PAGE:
"Package" works because it covers most of the options. It doesn't matter how the chicken is packaged, as long as you bring back one (or more) of those packages.

That being said, you'll probably have to explicitly say what part of the chicken you want, and whether you want it with or without bones:

Could you pick up a couple of packages of boneless chicken thighs?

Could you pick up a couple of packages of drumsticks and wings?

Could you pick up a whole chicken, but cut into pieces?

and also whether you want it raw or cooked -- many supermarkets offer whole cooked chickens for relatively low cost, and your friends might be confused.

Could you pick us up a cooked (rotisserie) chicken for dinner?

In any case, chicken is normally sold by weight so it's more common to tell someone how much you need, rather than focus on the packaging.

  • 1
    There can be different sizes of packs, so it's not a typical unit of measure for shopping. If you were planning a recipe, you'd be much more likely to ask someone to pick up "around 800 grams of chicken breast", which have plans to use in 2 separate meals. Leave it up to them whether to find 2 small packs or one large pack. Commented Dec 21, 2018 at 8:00

The phrase foam tray is generic and encompasses a wide range of applications, not just the tray on which meat and poultry are placed in the refrigerated bins and on the refrigerated shelves of the supermarket.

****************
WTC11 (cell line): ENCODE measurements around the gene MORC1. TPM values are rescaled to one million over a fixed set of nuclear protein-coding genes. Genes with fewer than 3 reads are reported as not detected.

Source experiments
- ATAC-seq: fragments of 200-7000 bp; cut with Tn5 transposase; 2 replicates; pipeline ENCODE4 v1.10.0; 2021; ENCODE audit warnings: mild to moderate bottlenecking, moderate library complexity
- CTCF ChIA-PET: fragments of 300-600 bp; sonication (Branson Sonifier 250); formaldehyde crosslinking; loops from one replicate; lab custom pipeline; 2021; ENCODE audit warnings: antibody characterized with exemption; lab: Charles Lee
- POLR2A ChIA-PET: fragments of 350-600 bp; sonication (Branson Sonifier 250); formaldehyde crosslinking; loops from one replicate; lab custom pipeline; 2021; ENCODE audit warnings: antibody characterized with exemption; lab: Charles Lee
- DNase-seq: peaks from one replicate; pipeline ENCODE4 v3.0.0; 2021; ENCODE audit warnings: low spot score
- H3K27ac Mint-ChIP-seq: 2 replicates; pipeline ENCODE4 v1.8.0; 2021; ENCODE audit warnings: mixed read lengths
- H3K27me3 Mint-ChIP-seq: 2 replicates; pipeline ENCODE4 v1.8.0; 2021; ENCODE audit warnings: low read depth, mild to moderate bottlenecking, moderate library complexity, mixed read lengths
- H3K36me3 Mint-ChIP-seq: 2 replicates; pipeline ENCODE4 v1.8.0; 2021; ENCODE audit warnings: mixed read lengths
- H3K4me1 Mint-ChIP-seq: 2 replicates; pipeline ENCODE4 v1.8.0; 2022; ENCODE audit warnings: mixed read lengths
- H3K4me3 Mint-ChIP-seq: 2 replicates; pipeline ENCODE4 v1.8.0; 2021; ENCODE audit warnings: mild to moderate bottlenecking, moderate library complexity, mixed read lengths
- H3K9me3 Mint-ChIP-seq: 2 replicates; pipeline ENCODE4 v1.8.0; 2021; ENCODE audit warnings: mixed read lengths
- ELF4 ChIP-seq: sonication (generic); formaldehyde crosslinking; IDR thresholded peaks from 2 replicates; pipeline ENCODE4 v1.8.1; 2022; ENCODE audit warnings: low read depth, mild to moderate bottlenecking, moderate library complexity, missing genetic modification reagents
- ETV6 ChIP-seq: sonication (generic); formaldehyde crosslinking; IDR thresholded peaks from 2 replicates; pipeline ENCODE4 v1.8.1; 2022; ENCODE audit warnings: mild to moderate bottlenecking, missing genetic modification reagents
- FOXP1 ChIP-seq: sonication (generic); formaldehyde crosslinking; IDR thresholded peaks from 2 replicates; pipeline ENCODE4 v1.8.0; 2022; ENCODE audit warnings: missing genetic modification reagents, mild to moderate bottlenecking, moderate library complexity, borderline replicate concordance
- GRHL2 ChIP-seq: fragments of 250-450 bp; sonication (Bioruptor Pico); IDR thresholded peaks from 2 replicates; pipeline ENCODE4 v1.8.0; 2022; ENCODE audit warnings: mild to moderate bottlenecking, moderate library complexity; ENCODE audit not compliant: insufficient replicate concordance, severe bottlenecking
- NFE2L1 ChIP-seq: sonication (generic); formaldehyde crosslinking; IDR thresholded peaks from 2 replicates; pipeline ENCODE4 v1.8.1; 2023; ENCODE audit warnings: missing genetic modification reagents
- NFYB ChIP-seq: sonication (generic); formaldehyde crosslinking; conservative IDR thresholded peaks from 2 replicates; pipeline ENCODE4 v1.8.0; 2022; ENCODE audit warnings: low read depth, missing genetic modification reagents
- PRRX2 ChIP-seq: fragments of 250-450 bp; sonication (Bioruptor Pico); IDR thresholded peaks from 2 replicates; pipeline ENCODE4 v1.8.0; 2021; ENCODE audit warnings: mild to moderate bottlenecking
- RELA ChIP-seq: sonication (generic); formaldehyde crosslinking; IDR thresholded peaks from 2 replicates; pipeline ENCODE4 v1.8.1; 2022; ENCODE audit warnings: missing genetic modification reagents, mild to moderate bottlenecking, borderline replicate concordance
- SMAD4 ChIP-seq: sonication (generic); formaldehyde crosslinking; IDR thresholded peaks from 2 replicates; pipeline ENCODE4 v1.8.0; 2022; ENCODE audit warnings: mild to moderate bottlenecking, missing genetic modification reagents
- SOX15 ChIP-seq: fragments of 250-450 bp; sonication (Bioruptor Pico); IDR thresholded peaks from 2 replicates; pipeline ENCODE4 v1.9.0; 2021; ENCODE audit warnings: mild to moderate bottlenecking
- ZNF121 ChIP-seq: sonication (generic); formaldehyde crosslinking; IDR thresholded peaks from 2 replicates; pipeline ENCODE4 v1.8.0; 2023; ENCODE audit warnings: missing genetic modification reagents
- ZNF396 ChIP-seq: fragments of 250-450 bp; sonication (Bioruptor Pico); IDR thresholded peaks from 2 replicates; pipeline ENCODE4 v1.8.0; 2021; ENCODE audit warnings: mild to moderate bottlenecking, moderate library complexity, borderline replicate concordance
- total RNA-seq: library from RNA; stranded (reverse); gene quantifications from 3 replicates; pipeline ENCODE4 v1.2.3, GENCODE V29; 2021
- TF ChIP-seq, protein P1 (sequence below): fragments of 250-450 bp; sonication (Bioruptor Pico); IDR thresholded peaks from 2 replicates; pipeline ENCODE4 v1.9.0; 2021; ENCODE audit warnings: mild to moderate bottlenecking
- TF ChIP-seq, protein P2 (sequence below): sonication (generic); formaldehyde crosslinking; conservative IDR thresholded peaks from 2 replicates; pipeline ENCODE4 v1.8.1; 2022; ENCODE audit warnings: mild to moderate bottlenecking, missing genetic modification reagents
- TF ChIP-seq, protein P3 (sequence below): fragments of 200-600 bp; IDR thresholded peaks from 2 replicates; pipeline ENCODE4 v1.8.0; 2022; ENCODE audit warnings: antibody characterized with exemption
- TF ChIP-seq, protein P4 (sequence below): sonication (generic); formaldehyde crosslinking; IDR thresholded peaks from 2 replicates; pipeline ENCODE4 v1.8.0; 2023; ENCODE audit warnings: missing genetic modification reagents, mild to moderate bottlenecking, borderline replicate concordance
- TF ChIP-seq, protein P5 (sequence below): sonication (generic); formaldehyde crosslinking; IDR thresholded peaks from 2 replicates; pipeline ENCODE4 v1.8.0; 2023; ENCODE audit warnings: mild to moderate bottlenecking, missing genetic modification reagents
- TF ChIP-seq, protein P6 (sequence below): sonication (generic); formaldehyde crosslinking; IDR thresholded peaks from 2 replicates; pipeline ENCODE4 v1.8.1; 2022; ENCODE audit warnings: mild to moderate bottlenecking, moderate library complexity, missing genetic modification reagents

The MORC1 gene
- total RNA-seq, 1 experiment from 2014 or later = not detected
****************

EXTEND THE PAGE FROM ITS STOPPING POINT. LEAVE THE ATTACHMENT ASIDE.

• Thank you for your answer. Please, refer to the situation where you send your friends to the supermarket to buy some chicken. How would you say "Please, bring one "chicken wings tray" or "chicken wings foam tray"? Commented Dec 20, 2018 at 16:06
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    I really don't understand your question. If I'm sending someone to the supermarket to buy chicken, I would ask for the kind of meat and the weight or the number, as the case may call for. Please get about a pound of chicken thighs or Please get two chicken breasts or Please get about eight drumsticks. The packaging would be irrelevant.
    – TimR
    Commented Dec 20, 2018 at 18:19
  • @Tᴚoɯɐuo - in some Russian stores chicken is sold "by-package", with the packages marked with price, so it would be a common turn of phrase, "bring a (kilogram) package of chicken breasts". Commented Dec 20, 2018 at 18:46
  • @CowperKettle: In the US, chicken is also placed in such packages in supermarkets. But there is no variety in the packaging itself, only varying weight and varying number of pieces and varying combinations of pieces. So every package has a slightly different price, since the packaged meat is sold by weight. The packaging is never a relevant component of such a request. No one asks for a package of chicken but for an amount of chicken.
    – TimR
    Commented Dec 20, 2018 at 18:54
  • @Tᴚoɯɐuo, I think your comments could usefully go into the answer. I'd offer the caveat that one might say something like "get a roaster chicken—not the packaged kind, a whole chicken" (or vice versa).
    – 1006a
    Commented Dec 20, 2018 at 20:19

I asked a friend who works in the chicken processing industry (in Pennsylvania, but he ships around the whole USA), and he said that they would call it a tray pack, but most customers would simply say either tray or package.